Open enrollment for a 2020 health insurance plan on Healthcare.gov ends Sunday. Through Nov. 30, 2.88 million people had selected plans on the online platform, down from 3.2 million who signed up over a similar period last year.
Signups are lower, even though the average cost for a plan on the marketplace is dropping in many states for the first time and there are more carriers and plans in many areas.
One reason enrollment could be sluggish is that many people don’t understand what they’re buying. Health care literacy is low.
A recent Policygenius survey found one in four people had avoided care because they were uncertain about what their plans covered. In addition, only 21% of respondents could correctly name the dates for open enrollment on Healthcare.gov (Nov. 1 through Dec. 15).
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If you’re still looking for a plan, read our state-by-state guide to open enrollment for advice on finding a 2020 health care plan.
What if you miss the deadline?
First of all, try not to miss the deadline! If you’re reading this post when it publishes on Wednesday, you have plenty of time to find an affordable plan, especially since 87% of Healthcare.gov shoppers received a tax credit to help pay for premiums.
Even if you miss the Dec. 15 deadline, depending on where you live, you may be able to sign up for a 2020 plan. Residents of California, Colorado, Massachusetts, Minnesota, Nevada, New York and Washington, D.C., can sign up for plans beyond Dec. 15.
Certain life events may allow you to sign up for health insurance outside of open enrollment. Losing health coverage, getting married or having a child are among the life events that can trigger a special enrollment period that lasts up to 60 days.
The changes that qualify for a special enrollment period generally fall into three categories: changes in household, changes in residence or loss of health insurance.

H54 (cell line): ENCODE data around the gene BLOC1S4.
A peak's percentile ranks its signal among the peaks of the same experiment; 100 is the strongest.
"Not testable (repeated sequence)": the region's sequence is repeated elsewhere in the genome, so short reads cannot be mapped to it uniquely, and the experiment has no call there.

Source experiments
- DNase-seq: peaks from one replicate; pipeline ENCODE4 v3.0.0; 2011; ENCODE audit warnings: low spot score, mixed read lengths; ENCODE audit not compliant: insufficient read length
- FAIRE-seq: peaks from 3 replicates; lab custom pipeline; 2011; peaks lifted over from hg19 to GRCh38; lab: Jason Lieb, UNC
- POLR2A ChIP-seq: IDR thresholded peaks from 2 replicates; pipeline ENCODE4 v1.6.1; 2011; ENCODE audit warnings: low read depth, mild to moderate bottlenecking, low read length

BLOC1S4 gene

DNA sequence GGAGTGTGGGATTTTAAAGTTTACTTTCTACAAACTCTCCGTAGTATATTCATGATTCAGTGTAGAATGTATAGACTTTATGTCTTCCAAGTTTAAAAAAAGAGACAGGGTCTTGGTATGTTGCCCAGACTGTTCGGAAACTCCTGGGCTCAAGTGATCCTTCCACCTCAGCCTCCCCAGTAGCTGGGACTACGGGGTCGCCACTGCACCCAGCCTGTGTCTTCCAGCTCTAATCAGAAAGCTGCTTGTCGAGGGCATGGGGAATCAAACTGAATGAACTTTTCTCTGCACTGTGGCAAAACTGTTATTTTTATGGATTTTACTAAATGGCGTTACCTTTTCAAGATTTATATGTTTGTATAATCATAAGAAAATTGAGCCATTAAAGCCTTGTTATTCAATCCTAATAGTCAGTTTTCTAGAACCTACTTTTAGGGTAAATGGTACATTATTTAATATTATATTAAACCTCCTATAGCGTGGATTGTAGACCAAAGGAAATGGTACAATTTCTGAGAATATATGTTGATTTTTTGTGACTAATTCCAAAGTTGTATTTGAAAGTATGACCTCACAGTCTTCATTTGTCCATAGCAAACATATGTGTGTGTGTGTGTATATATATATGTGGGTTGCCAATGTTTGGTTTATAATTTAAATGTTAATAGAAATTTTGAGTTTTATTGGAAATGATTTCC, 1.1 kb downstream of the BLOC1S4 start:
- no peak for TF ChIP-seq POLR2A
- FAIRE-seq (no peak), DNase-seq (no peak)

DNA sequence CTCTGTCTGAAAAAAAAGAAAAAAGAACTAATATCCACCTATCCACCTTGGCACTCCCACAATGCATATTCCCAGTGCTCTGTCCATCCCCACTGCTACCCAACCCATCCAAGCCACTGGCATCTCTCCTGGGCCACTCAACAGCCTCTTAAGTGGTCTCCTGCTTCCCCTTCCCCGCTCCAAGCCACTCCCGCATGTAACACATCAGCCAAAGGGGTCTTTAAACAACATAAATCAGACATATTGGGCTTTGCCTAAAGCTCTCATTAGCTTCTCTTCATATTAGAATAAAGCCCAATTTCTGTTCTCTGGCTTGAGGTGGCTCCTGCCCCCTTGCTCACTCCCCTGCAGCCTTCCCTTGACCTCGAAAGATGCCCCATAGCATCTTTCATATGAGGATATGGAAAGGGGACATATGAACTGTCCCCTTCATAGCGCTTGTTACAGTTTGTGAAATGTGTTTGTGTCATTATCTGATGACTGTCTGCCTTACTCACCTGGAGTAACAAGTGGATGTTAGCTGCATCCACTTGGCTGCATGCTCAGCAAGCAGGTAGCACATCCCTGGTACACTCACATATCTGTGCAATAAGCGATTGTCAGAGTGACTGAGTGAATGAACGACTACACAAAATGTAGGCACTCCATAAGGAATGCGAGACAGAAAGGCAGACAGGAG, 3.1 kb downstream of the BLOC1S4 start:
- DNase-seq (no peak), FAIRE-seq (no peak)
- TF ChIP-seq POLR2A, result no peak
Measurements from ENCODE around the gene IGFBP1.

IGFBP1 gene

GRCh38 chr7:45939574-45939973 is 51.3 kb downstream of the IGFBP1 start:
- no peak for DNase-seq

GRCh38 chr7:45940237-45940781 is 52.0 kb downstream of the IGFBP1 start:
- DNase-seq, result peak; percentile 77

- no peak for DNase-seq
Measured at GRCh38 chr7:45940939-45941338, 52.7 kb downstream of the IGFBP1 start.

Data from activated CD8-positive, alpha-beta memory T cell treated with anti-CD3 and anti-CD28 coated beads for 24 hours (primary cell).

Qualifying changes in household can include:
Having a baby or adopting a child
Getting divorced or legally separated
Having someone in your household die
Qualifying changes in residence can include:
Moving to a new home in a new ZIP code or county
Moving to the U.S. from a foreign country
If you’re a student, moving to or from the place you attend school
If you’re a seasonal worker, moving to or from the place you live and work
Moving to or from a shelter or transitional housing
Qualifying losses of health coverage include:
Losing individual health coverage
Losing eligibility for Medicaid or CHIP
Losing eligibility for Medicare
Losing coverage through a family member
Certain low-income people can qualify for Medicaid. You can apply year-round.
Every state has its own standards for eligibility, based on income, disability status, pregnancy, age, household size and household role. In 36 states, plus Washington, D.C., Medicaid covers all residents with an income below 138% of the federal poverty level.
Read our state-by-state guide to Medicaid to learn about eligibility in your state.
You can also shop for off-exchange health insurance plans. They are subject to the same coverage requirements as Obamacare plans, but aren’t eligible for subsidies. Some plans are available to purchase year-round. You can compare off-exchange plans in your area, in addition to those on the Obamacare exchange.
Short-term health plans are available year-round. They cost less than traditional health insurance, but offer less robust coverage and may not cover pre-existing conditions.
Health care sharing ministries are a faith-based health coverage option. Members pay a monthly “sharing amount” similar to a premium and must typically adhere to certain behaviors, like abstaining from drugs or attending group worship.
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This article originally appeared in Policygenius and was syndicated by MediaFeed.org.
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